During The Protectorate, Oliver Cromwell experimented with the Rule of the Major-Generals. There were ten regional associations covering England and Wales administered by major-generals. Ireland under Major-General Henry Cromwell, [Henry Cromwell was nominally under the Lord Deputy of Ireland, Charles Fleetwood, but Fleetwood's departure for England in September 1655 left him for all practical purposes the ruler of Ireland] and Scotland under Major-General George Monck were in administrations already agreed upon and were not part of the scheme.Royal, Trevor References; pages 698,699]

World War II

In the Second World War the civil defence regions were: [http://www.richmond.edu/~wgreen/Earporgan.htm]

#Northern : Durham, Northumberland, Yorkshire, North Riding
#North Eastern : Yorkshire, East and West Riding
#North Midland: Derbyshire, Leicestershire, Lincolnshire, Northamptonshire, Nottinghamshire, Rutland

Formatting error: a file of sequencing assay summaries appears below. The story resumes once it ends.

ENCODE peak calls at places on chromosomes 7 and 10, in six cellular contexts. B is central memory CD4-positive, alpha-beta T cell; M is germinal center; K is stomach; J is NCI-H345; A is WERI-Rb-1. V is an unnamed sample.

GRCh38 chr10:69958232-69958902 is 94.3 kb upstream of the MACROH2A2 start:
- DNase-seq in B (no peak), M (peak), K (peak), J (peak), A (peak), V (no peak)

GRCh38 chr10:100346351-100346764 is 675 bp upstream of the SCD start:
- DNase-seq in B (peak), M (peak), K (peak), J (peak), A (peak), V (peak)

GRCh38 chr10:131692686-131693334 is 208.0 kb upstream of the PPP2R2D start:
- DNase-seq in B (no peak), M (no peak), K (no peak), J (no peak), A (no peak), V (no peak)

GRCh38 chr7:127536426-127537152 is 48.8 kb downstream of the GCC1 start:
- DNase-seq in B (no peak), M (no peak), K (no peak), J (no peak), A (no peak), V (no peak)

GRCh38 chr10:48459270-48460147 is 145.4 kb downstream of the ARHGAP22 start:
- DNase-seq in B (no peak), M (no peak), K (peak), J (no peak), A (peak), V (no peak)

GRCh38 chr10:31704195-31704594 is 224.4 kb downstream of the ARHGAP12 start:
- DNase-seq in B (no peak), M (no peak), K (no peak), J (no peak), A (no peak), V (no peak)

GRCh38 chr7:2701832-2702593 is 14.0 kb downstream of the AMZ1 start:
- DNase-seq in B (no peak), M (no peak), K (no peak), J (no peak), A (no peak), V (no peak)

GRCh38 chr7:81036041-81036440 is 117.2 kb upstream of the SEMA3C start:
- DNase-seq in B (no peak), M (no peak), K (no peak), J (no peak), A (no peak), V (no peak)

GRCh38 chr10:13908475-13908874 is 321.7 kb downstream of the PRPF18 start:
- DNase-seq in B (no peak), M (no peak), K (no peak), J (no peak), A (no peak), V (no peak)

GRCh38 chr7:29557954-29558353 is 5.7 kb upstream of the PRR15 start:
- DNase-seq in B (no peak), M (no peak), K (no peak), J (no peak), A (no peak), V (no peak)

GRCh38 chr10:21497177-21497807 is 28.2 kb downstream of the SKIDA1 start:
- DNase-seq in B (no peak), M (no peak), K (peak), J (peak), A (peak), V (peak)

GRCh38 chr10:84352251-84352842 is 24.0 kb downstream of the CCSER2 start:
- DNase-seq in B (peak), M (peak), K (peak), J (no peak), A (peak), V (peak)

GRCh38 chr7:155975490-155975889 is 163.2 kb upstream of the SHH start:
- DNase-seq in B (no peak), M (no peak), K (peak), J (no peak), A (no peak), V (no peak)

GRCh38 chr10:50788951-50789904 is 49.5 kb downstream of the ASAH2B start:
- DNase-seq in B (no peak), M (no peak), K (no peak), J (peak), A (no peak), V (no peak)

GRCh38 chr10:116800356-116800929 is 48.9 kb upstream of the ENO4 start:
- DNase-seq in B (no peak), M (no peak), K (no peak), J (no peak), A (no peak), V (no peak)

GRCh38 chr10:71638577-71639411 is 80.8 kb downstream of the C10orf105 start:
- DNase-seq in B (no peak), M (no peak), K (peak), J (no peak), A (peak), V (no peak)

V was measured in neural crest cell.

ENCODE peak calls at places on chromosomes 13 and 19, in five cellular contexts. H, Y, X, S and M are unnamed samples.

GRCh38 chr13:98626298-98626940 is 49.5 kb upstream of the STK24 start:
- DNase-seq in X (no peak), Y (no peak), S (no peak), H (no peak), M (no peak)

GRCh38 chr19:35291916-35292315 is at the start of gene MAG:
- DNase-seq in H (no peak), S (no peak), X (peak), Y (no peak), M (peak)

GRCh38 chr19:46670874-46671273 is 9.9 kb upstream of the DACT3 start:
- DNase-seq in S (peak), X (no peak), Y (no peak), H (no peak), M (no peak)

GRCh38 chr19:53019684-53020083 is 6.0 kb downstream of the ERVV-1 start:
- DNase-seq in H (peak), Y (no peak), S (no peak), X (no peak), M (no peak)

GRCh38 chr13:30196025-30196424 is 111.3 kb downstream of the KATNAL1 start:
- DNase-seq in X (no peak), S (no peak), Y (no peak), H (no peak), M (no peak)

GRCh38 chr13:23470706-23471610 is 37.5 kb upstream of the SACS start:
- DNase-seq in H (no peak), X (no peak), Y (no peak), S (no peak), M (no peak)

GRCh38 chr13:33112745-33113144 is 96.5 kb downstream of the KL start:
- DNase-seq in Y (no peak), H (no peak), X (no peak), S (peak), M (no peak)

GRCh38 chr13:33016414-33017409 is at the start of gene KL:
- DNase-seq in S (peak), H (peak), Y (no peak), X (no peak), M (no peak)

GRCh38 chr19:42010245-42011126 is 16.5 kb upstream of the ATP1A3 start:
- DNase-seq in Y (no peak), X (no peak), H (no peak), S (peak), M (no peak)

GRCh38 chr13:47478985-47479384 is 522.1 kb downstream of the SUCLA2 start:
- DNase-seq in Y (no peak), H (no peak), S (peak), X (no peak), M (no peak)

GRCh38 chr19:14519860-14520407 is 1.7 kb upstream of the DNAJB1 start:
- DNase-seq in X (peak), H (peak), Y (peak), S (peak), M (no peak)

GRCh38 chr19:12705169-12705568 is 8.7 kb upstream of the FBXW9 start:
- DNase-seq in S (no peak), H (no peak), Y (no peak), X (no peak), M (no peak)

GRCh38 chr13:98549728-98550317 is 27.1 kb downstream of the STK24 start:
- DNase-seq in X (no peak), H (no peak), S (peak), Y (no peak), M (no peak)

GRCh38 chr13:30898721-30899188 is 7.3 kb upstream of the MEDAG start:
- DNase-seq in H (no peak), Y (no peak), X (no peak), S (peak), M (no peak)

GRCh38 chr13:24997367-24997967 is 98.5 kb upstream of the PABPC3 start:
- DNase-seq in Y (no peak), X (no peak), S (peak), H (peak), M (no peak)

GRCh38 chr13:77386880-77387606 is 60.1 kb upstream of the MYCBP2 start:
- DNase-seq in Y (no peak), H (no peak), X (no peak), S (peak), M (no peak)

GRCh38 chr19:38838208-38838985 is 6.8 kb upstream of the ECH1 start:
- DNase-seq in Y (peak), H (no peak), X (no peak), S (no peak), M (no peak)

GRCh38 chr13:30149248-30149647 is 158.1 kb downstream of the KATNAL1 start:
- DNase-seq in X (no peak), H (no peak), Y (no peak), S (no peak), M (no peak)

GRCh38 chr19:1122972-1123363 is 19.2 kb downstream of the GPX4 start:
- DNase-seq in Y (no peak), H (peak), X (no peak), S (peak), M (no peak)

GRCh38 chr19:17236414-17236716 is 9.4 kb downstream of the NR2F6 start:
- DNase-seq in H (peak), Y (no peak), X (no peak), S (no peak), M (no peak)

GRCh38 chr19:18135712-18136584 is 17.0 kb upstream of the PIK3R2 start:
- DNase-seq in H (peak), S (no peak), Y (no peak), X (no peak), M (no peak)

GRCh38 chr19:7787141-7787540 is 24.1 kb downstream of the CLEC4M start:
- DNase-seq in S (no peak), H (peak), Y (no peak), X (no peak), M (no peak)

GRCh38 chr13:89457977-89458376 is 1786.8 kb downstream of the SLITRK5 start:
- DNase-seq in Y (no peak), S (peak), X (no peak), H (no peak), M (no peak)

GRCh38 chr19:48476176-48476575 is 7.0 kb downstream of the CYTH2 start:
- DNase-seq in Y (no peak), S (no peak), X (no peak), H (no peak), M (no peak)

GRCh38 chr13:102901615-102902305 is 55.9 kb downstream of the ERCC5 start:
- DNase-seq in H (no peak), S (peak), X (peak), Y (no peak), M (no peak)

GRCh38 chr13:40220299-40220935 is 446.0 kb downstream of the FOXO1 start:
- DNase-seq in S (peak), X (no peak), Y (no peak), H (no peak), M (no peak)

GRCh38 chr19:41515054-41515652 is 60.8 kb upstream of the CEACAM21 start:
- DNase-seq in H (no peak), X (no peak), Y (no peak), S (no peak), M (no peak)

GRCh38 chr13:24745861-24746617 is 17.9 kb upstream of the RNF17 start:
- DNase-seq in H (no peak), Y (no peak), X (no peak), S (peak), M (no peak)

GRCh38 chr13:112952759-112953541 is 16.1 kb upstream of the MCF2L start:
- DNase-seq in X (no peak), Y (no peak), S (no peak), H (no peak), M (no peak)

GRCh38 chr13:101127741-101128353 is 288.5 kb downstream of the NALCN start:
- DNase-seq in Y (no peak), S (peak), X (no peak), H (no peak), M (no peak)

#Eastern: Bedfordshire, Cambridgeshire, Essex, Hertfordshire, Huntingdonshire, Norfolk, Suffolk
#London: London (larger area than County of London/Middlesex, possibly same as Metropolitan Police District
#Southern: Berkshire, Buckinghamshire, Dorset, Hampshire, Oxfordshire
#South Western: Cornwall, Devon, Gloucestershire, Somerset, Wiltshire
#Wales: Wales (including Monmouthshire) (Not in England, fellow constituent country of the United Kingdom)
#Midland: Herefordshire, Shropshire, Staffordshire, Warwickshire, Worcestershire
#North Western: Cheshire, Cumberland, Lancashire and Westmorland
#Scotland (Not in England, fellow constituent country of the United Kingdom)
#South Eastern: Kent, Surrey and Sussex


Economic planning regions

Eight economic planning regions were named by the Secretary of State for Economic Affairs, George Brown in December 1964. These were:

* Northern - Cumberland, Durham, North Riding of Yorkshire, Northumberland, Westmorland
* North-West - Cheshire, Lancashire, High Peak area of Derbyshire